Better Care for Elderly Patients With Cancer: Dr Arti Hurria's Dream, Realized

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Photo of Dr Arti Hurria, used with permission. Photo credit: City of Hope.
Photo of Dr Arti Hurria, used with permission. Photo credit: City of Hope.

Attendees at SABCS were clearly devastated by the loss of such a revered and beloved leader in the field. Several speakers acknowledged her contributions and offered heartfelt words in her memory.

“I think we can all join in our sorrow for having lost a wonderful colleague and someone who has dedicated so much to all the patients,” said session moderator Fatima Cardoso, MD, Champalimaud Clinical Center, Lisbon, Portugal, before the presentation began.

“We are missing her greatly,” said second author and study presenter Allison Magnuson, DO, University of Rochester, New York, “but we are committed to honoring her legacy and sharing this important work, which she spearheaded.”

The study enrolled patients aged 65 or older across 16 sites with stage I, stage II, or stage III breast cancer. Eligible patients received adjuvant or neoadjuvant chemotherapy. A total of 473 patients were included in the analysis, with 283 patients assigned to the development cohort and 190 individuals placed in the validation cohort.

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Patients had a median age of 70 (range, 65-85 years) and most (80%) had stage I or stage II disease. Nearly half were hormone receptor-positive and HER2-negative, and a quarter were triple-negative. Most patients (90.1%) received a polychemotherapy regimen, and 38.1% received an anthracycline-containing regimen.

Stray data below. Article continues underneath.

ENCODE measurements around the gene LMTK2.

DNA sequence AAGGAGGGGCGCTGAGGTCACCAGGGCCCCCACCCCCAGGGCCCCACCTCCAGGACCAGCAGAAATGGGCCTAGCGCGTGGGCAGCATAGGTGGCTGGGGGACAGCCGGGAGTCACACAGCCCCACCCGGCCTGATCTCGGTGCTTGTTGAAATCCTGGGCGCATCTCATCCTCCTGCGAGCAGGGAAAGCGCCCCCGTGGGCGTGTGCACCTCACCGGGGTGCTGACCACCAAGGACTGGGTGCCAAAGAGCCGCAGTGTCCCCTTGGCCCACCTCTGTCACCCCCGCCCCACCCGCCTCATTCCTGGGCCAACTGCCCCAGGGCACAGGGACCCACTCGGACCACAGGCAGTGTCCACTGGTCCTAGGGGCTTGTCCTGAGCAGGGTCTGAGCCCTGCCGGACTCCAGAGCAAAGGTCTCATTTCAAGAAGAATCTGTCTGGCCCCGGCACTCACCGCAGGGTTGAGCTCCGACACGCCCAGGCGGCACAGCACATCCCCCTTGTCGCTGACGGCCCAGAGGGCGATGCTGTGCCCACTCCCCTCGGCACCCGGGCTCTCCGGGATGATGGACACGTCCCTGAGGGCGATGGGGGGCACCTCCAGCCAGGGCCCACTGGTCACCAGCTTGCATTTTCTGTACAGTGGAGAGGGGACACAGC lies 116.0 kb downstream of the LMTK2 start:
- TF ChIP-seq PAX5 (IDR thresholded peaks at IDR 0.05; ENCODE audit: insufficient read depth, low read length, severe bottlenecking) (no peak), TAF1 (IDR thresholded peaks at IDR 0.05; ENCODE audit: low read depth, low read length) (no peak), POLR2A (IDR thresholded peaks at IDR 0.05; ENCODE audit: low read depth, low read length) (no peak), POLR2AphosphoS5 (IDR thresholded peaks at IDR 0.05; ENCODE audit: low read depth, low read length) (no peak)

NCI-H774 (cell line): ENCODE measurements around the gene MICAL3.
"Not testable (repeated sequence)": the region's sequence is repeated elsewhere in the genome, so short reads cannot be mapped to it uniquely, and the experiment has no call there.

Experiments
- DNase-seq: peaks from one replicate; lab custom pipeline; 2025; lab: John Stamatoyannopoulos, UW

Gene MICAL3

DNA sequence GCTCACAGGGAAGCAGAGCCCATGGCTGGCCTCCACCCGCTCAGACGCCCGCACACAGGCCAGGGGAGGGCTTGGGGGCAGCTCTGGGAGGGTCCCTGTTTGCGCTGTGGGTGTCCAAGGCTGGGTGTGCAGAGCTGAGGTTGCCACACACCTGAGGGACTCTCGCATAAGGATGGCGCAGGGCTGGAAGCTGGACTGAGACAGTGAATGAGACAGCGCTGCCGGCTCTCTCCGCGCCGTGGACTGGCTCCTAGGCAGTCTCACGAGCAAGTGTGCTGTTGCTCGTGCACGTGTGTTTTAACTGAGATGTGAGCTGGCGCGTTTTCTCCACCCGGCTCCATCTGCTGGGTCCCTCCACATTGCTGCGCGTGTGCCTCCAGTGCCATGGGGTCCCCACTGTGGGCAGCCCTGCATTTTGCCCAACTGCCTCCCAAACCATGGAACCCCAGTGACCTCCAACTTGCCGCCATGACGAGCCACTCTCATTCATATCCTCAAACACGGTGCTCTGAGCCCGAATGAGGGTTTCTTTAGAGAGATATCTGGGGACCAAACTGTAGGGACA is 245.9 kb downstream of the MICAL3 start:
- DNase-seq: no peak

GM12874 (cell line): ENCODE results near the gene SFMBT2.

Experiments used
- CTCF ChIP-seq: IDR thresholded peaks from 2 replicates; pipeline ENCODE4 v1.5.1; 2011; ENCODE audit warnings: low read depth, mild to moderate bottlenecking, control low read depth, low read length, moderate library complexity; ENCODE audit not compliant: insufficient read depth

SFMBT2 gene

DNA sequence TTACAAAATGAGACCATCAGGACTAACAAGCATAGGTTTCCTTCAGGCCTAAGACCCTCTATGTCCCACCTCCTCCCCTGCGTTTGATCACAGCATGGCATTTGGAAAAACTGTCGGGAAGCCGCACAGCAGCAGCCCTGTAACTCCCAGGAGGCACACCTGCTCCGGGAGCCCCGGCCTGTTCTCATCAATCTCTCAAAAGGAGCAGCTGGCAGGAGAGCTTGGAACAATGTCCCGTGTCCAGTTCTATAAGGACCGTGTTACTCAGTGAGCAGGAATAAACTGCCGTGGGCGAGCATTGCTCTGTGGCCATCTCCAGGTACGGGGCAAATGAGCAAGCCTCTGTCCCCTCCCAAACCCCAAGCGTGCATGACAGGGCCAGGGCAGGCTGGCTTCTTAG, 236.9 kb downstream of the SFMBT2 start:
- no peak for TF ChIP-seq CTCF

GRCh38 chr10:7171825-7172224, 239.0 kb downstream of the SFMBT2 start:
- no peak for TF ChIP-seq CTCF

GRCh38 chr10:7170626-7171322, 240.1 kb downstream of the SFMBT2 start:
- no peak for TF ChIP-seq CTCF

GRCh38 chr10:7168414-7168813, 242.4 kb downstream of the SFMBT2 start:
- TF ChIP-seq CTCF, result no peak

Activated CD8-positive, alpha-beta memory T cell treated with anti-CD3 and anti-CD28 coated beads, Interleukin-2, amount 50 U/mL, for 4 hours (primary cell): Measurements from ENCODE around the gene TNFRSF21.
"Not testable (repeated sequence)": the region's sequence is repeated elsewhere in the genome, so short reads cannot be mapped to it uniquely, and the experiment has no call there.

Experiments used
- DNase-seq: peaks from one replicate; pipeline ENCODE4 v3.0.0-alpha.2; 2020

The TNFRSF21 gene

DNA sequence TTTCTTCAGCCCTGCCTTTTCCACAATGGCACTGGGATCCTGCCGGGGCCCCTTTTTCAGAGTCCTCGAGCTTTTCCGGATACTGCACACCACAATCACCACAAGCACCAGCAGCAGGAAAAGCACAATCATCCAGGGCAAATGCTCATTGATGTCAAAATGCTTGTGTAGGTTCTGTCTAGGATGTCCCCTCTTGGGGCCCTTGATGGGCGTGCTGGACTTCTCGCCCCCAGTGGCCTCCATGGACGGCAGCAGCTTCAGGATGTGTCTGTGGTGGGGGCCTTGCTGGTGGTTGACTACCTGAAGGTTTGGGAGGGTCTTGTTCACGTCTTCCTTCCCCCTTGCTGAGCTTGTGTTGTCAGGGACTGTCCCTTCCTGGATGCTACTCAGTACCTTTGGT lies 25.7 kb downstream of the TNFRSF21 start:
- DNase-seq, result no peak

To calibrate the tool for breast cancer, Hurria and colleagues used the existing CARG score and integrated additional variables, including stage II or stage III disease, receipt of an anthracycline-containing regimen, a planned chemotherapy duration of more than than 3 months, baseline abnormal liver function tests, and 2 additional geriatric-based assessment variables: limited ability in walking a mile and lack of someone to provide advice. Like the original CARG score, the CARG-BC score was on a scale of 0 to 19 and was calculated as low risk (0 to 5), medium risk (6 to 9), or high risk (10 to 19).

The CARG-BC score correlated with grade 3 through grade 5 chemotherapy toxicity. Grade 3 or higher toxicity was reported in 21% of low-risk patients, 45% of medium-risk patients, and 79% of high-risk patients. The CARG-BC score was also associated with dose delay, dose reduction, hospitalization, and reduced relative dose intensity (P < .001).

The CARG-BC score performed better than the original CARG score (area under the curve [AUC] = 0.76; P < .001 vs AUC = 0.64; P = .18). The CARG-BC score also outperformed the physician-rated KPS (AUC = 0.76; P < .001 vs AUC = 0.53; P = .21).

“We've developed and validated a chemotherapy toxicity risk-prediction model for older adults with breast cancer receiving adjuvant or neoadjuvant chemotherapy,” concluded Dr Magnuson. She said, “This study truly exemplifies [Dr Hurria's] passion for improving our knowledge about caring for older adults with cancer.”

Dr van Londen said Dr Hurria had plans to adopt the generic CARG tool to different tumor types and look at other treatment toxicities, such as those linked to new immunotherapies and targeted therapies. “She had lots of plans to continue to refine this relatively easy tool.”

The CARG-BC tool is a step forward for geriatric oncology, but clear guidance is still needed to establish how to best use the score to inform treatment decisions in a clinical setting.

References

  1. Hurria A, Magnuson A, Gross CP, et al. Development and validation of a chemotherapy toxicity (Chemo Tox) risk score for older patients (Pts) with breast cancer (BC) receiving adjuvant/neoadjuvant treatment (Adjuvant Tx): A R01 and BCRF funded prospective multicenter study. Oral presentation at: 2018 San Antonio Breast Cancer Symposium; December 4-8, 2018; San Antonio, TX. Abstract GS6-04.
  2. Hurria A, Togawa K, Mohile SG, et al.  Predicting chemotherapy toxicity in older adults with cancer: A prospective multicenter study. J Clin Oncol. 2011;29(25):3457-3465.
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